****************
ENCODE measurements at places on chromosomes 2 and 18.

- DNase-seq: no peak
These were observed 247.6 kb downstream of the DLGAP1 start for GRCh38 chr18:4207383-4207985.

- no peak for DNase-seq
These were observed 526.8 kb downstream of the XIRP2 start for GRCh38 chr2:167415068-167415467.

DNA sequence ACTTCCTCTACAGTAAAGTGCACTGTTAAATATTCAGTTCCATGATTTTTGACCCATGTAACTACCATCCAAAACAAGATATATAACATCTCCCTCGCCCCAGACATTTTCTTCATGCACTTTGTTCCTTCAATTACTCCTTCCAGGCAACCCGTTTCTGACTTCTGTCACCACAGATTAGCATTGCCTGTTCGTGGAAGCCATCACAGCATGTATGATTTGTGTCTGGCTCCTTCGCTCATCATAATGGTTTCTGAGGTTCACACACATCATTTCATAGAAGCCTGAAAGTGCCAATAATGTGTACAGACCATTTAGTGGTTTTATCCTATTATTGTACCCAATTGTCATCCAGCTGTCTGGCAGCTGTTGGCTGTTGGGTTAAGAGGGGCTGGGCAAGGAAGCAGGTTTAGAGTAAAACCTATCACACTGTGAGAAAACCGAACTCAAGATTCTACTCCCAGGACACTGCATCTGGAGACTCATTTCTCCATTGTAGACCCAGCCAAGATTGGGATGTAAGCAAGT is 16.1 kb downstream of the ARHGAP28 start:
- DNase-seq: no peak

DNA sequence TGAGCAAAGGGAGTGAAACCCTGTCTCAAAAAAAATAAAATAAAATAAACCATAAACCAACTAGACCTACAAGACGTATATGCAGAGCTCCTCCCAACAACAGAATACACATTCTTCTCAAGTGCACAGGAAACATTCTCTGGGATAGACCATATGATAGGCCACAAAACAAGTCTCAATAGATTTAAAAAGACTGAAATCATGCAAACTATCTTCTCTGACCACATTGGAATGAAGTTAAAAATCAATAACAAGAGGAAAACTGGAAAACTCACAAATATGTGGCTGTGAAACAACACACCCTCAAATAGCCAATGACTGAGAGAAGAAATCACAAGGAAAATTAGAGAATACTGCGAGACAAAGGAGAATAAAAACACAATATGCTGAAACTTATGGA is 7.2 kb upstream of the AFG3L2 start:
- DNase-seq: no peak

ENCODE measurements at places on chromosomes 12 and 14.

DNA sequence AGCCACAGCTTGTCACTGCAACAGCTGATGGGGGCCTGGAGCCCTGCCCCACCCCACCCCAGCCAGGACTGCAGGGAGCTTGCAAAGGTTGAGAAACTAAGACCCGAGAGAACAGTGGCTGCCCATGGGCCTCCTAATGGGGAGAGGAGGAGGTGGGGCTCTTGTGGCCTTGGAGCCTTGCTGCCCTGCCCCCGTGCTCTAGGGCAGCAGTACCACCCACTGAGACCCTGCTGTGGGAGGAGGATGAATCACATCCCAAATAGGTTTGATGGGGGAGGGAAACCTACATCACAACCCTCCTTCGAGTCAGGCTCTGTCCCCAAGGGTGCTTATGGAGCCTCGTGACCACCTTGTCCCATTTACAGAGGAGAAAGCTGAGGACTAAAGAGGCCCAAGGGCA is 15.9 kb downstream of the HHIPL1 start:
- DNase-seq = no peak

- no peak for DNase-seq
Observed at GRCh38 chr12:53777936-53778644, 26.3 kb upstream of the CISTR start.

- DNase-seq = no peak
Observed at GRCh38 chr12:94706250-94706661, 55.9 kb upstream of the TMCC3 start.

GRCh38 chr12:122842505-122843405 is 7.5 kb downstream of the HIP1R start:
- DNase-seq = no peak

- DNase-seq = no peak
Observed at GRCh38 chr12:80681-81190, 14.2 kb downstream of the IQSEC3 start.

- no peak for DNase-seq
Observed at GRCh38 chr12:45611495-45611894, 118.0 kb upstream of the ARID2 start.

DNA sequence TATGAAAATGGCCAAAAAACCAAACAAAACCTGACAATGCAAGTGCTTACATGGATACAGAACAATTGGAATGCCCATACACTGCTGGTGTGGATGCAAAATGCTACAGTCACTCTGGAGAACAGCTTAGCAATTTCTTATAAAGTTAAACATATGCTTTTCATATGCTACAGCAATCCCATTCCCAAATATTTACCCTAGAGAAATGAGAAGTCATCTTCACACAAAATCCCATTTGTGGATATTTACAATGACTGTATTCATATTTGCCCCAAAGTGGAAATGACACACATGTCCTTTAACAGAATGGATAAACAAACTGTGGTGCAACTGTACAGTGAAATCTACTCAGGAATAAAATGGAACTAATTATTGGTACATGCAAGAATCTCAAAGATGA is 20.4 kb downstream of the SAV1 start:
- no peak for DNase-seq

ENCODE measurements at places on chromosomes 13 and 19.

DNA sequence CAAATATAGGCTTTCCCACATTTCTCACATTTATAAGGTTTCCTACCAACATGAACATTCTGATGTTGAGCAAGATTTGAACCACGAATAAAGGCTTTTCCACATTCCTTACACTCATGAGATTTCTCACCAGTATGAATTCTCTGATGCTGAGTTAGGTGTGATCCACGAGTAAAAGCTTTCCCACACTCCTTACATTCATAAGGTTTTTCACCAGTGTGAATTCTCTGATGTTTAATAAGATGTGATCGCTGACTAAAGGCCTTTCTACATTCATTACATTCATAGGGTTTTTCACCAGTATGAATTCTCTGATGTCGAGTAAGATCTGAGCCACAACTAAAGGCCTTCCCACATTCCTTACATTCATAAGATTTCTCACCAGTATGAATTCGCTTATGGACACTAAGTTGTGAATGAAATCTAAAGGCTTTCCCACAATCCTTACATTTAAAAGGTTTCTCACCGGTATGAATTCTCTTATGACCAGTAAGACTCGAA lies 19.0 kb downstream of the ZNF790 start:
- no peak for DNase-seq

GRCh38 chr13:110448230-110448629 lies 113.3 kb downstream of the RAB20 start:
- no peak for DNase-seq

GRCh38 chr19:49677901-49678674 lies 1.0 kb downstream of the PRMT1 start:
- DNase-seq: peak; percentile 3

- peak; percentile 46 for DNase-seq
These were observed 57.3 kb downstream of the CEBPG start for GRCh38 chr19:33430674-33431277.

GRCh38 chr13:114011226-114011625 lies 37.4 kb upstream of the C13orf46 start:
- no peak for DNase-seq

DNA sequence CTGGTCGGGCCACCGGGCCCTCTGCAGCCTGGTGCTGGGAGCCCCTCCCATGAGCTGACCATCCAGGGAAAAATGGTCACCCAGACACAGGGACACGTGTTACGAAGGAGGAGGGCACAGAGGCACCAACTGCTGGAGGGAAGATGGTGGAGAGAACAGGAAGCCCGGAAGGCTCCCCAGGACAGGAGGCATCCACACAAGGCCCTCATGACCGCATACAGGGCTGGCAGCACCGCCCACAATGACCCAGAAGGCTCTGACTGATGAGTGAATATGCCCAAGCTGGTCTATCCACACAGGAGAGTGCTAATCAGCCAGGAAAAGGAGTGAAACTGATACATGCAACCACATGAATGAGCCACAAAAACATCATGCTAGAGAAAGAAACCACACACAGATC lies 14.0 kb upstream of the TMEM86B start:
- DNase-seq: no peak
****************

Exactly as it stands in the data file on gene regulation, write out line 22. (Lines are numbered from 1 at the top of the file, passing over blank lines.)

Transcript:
Observed at GRCh38 chr12:45611495-45611894, 118.0 kb upstream of the ARID2 start.